• Security analysts advocate "segmenting" enterprise architectures into smaller networks, all behind separate firewalls.
  • That way, if one part of the network is compromised, the rest remains safe.
  • Bethesda, Md.-based defense contractor Lockheed-Martin does that—and looks for it in its partners too.
call center requirements
Call Center Requirements
  • 24 x 7 operations
  • High degree of Accuracy of input data about the dig or emergency site
    • Location
    • Description
    • Dates and Times
  • High degree of reliability – never down
  • High degree of security
  • Speed of notification
  • Speed of responses
  • Liability issues – verification of delivery
why use the e business approach
Why use the e-business Approach?
  • Reduce the human capital involved
    • Fewer CSRs to cover 7x24
  • Transfer some liability to the contractor
    • Responsible for accurate data
  • Reduce Voice communication costs
    • Multiple T1 lines are costly
  • Improve Response Time to Contractors
  • Add Flexibility and Reliability
authentication
Authentication
  • WEB interface must authenticate that the user is a legitimate user
  • WEB interface must provide a tutorial for the user on how to use the system
  • WEB interface must treat a first time user differently by not updating the database for delivery until ticket data entered has been approved by a CSR.
web interface
Web Interface
  • Interface must replace the CSR’s knowledge about dig sites, locations, map reading, member data requirements, spelling, etc.
  • Interface must check the integrity of the data
  • Interface must guide the user through the right set of questions for a specific type of ticket (Design, Emergency, Dig up, Normal, etc.)
in take of ticket data
In-take of Ticket Data
  • CSRs are highly trained in how to get the information from a contractor
  • CSRs are trained in providing responses to contractors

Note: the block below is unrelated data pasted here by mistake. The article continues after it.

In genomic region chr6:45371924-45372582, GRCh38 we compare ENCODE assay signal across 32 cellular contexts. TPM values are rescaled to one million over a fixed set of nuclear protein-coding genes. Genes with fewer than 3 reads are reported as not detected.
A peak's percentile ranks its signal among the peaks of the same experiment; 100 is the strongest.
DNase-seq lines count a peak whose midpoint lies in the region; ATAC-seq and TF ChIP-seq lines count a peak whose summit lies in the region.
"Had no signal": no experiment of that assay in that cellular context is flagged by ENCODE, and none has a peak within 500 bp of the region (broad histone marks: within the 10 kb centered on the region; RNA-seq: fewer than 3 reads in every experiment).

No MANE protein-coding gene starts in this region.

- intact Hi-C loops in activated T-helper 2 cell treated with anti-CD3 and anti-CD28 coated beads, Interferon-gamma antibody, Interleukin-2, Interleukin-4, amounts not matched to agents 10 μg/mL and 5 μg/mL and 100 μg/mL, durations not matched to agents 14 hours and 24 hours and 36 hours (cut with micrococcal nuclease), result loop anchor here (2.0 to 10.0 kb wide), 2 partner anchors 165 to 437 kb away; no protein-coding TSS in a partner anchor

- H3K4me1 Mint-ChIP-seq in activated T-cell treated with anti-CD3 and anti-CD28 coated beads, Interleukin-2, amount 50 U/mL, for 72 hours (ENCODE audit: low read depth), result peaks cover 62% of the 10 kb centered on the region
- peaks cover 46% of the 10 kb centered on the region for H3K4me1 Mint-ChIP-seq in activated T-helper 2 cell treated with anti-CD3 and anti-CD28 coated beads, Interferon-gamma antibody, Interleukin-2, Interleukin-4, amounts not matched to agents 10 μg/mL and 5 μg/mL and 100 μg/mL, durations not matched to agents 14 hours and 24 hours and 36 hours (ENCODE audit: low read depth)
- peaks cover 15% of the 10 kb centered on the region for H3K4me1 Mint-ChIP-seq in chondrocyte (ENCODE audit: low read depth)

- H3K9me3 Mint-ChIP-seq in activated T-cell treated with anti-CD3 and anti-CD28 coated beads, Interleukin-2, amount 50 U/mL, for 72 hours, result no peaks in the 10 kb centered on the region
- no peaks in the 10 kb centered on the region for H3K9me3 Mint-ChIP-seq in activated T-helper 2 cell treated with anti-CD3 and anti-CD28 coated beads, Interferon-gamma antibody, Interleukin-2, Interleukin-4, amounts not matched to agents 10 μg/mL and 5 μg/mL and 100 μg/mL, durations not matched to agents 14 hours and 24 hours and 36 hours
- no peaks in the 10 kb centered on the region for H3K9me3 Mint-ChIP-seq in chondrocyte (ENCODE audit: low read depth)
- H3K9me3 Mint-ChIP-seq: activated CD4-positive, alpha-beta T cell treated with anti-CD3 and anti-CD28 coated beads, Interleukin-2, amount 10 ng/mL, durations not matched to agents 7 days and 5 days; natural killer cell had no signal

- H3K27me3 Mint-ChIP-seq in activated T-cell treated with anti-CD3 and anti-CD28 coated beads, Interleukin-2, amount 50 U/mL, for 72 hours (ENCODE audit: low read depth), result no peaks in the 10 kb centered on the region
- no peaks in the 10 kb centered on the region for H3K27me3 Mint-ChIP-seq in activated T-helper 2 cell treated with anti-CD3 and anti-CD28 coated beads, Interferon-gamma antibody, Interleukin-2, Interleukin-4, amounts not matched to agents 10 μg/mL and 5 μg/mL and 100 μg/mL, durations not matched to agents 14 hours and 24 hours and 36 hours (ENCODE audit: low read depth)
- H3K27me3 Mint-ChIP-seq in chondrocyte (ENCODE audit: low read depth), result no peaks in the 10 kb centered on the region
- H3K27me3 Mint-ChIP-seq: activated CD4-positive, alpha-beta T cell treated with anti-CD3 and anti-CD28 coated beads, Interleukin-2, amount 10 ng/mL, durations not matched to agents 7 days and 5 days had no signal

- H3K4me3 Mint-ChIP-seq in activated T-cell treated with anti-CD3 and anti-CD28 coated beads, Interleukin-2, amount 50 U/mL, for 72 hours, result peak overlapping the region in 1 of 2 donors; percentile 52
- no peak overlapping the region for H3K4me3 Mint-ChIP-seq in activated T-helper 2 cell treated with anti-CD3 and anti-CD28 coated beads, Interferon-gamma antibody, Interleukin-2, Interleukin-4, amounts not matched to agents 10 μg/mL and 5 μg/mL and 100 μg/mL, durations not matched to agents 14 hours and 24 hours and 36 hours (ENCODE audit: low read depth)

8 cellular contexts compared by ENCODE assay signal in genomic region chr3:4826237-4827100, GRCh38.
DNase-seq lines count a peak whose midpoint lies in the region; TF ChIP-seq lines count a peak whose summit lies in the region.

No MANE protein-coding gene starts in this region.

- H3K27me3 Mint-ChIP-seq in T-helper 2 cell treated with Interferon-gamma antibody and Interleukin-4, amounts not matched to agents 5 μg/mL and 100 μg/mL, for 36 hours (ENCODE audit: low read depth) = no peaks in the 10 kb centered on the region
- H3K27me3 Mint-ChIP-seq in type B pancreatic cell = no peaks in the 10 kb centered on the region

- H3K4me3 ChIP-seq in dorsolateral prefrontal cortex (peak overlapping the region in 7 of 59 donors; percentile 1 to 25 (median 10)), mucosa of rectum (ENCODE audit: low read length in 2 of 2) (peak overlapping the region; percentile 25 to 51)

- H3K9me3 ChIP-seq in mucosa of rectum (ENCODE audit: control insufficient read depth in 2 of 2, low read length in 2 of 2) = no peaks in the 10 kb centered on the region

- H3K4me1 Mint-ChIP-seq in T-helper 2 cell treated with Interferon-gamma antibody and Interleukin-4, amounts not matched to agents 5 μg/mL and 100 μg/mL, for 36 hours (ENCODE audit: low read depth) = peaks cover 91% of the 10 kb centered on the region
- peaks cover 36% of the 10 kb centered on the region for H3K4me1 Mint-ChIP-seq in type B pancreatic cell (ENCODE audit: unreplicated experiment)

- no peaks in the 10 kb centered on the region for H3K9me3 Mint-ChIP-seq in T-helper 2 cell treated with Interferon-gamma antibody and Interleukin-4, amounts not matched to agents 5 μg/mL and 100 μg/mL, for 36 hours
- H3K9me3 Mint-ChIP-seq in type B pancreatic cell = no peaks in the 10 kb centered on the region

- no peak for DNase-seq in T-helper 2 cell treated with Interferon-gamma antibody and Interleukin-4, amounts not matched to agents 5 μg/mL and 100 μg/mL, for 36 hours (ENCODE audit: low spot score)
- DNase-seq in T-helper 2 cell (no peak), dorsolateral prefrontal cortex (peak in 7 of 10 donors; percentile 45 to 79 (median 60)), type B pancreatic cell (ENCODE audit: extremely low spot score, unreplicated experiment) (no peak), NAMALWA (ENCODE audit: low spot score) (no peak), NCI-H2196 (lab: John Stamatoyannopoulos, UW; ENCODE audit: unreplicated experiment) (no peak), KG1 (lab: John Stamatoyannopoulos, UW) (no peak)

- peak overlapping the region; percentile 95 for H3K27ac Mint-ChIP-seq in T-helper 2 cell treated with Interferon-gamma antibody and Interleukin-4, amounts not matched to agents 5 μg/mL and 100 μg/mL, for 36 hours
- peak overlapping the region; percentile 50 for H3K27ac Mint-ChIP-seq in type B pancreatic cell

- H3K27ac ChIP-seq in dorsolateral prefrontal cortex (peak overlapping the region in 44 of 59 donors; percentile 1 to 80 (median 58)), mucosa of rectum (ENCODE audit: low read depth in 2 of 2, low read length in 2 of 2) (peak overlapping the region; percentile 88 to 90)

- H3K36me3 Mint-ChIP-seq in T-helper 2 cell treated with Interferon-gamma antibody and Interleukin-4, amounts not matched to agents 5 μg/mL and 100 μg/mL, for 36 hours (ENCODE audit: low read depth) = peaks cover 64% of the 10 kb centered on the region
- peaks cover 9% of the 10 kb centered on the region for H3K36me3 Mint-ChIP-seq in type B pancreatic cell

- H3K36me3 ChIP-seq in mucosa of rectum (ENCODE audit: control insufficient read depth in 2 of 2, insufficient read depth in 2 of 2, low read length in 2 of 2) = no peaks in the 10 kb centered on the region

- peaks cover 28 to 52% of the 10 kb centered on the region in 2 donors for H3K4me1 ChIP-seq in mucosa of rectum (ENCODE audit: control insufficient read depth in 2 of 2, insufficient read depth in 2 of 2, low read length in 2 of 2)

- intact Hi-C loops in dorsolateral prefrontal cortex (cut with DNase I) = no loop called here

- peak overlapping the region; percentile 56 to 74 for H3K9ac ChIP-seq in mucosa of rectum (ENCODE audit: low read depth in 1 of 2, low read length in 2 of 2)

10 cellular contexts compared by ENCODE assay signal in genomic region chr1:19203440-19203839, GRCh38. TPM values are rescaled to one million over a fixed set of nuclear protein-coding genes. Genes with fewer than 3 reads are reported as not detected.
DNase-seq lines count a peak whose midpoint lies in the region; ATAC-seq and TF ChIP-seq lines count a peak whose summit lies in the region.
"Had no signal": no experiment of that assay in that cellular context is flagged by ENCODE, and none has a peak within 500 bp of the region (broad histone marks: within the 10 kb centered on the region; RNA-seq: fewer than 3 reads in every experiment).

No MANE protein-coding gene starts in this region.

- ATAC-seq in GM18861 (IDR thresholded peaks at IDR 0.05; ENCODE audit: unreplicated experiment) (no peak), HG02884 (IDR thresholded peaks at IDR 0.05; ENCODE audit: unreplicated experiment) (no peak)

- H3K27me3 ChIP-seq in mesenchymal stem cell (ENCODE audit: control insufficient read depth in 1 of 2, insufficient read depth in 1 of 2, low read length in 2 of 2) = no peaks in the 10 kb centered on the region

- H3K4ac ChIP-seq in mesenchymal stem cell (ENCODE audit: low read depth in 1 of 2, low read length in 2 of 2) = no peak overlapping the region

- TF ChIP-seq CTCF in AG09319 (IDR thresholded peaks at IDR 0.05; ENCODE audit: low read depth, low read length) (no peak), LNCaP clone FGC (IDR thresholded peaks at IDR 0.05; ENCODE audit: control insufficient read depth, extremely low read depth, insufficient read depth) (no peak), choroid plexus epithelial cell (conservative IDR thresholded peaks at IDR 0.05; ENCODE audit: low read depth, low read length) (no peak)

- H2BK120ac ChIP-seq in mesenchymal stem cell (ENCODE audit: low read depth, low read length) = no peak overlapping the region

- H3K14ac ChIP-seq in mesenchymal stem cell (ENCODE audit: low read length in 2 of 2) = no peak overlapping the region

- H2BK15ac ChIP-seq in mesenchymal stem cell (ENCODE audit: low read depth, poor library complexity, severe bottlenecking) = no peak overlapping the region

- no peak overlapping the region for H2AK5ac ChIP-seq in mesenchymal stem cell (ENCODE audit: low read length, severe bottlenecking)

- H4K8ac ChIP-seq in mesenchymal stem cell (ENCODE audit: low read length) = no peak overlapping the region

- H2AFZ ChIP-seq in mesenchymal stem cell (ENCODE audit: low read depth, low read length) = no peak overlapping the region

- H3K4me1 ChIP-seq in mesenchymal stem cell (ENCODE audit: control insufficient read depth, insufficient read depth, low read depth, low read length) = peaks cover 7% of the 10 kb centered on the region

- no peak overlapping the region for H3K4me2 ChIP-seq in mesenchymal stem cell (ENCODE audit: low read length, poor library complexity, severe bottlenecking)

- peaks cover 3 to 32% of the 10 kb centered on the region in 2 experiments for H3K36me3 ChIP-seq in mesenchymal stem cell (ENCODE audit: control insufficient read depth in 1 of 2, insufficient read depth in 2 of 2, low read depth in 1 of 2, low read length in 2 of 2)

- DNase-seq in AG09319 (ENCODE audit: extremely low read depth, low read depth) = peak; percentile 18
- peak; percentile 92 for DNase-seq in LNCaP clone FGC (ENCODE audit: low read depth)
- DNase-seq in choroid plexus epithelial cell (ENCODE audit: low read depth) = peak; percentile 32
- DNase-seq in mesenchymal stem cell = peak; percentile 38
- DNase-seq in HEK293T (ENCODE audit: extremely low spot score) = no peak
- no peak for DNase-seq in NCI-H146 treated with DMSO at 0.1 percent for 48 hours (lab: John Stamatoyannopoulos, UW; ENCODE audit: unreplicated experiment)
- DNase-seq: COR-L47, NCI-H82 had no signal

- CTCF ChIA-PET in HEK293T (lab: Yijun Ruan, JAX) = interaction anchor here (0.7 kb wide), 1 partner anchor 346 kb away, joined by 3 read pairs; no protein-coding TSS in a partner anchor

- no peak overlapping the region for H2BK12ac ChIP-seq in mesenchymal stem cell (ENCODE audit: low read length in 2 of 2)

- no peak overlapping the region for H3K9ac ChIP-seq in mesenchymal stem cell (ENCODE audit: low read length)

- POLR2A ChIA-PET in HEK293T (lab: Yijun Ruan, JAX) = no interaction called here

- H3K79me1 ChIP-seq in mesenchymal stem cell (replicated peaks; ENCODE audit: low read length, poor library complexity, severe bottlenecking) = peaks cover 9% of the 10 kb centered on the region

• CSRs are trained in dealing with member’s who have a problem with a ticket
  • Can a WEB based system get the same results?
the business side of the service
The Business Side of the Service
  • Call Center Billing
    • Create an invoice each month
    • Based on a complex algorithm of ins and outs of a dig site area
    • Lots of billing questions
how do we make it an e business application
How do we make it an e-business Application?
  • Create the WEB interface(s) – look and feel
  • Create the interfaces for a first time user
  • Create the interfaces for an experienced user
  • Create user authentication methods and encrypted database tables on outside of Firewall
  • Create intermediate database tables for web entered tickets on the outside of the firewall
the web application
The WEB Application
  • Create a demon to process and validate WEB entered tickets and add them to the production database, queue them for delivery, or alert a CSR of a QA failure
  • Create Ticket Response Entry Interfaces, procedures and database tables on outside of Firewall
  • Create demon to synchronize response data between web database and production database
  • Create search interfaces to search ticket and response archives in WEB database
  • Create alert system for tickets that have exceeded delivery time constraints
the web application36
The WEB Application
  • Create Invoice building interface and procedures
  • Create contacts and discussion interfaces
  • Create Reports Generation Interfaces and procedures
  • Create Data Maintenance Interfaces for Members and Contractors
web application
WEB Application

Contractor

Authenticate

Member

Update

Search/Reports

Update

Response Entry

Ticket Entry

Response Demon

Ticket Demon

Database of Tickets, Member Data, Contractor Data, Responses, Archives, etc.

Database of GIS entities, facilities, etc.

QA Alert

Production Database

Delivery

benefits
Benefits
  • 25% of Tickets now entered by contractors
  • 30% of member data updates now done by members
  • Reduced billing questions by 40%
  • 20% of Contractor data now done by the contractor
  • Calls reduced for all reasons by 28%